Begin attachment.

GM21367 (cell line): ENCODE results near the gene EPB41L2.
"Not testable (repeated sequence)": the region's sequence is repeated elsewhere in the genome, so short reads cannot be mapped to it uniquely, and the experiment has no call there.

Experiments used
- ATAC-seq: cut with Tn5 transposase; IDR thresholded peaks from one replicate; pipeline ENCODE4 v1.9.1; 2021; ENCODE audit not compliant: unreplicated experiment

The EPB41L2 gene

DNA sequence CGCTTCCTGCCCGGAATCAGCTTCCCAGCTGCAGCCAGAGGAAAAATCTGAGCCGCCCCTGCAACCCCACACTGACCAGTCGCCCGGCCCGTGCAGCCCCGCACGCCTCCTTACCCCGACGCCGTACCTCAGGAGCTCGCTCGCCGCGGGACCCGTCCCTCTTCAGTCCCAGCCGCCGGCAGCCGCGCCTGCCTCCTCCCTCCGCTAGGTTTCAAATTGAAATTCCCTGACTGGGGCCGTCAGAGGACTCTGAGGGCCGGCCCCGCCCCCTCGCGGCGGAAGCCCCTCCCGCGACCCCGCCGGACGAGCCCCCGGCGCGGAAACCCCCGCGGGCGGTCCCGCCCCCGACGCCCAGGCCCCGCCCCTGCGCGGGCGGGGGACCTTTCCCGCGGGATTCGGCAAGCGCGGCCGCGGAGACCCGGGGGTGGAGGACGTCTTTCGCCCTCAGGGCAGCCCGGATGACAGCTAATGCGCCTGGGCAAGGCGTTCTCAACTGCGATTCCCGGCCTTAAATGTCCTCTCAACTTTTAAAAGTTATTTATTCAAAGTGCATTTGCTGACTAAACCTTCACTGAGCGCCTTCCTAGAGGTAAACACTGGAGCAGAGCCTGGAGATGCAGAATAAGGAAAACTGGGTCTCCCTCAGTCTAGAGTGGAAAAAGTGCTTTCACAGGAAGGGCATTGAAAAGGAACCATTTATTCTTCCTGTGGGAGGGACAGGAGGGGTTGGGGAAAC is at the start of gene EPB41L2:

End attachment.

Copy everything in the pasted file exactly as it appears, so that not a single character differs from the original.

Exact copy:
GM21367 (cell line): ENCODE results near the gene EPB41L2.
"Not testable (repeated sequence)": the region's sequence is repeated elsewhere in the genome, so short reads cannot be mapped to it uniquely, and the experiment has no call there.

Experiments used
- ATAC-seq: cut with Tn5 transposase; IDR thresholded peaks from one replicate; pipeline ENCODE4 v1.9.1; 2021; ENCODE audit not compliant: unreplicated experiment

The EPB41L2 gene

DNA sequence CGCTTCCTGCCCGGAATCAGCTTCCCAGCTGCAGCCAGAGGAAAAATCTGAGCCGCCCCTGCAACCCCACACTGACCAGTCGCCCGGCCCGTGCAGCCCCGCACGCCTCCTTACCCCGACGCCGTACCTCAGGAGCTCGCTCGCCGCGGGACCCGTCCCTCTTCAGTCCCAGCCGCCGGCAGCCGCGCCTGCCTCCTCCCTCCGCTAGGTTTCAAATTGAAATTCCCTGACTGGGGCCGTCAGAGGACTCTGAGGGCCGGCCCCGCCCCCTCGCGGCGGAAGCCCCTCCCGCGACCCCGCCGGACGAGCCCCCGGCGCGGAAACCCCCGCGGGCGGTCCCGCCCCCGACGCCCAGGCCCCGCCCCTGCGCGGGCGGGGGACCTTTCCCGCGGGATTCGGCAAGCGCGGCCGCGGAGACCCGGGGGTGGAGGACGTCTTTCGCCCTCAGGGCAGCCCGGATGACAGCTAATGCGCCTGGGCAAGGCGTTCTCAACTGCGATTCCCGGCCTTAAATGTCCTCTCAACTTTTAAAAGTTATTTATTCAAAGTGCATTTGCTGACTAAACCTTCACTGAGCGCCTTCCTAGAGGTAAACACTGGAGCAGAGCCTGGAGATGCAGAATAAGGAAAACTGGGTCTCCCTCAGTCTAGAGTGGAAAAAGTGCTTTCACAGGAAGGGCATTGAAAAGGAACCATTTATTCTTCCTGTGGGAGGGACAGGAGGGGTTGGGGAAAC is at the start of gene EPB41L2: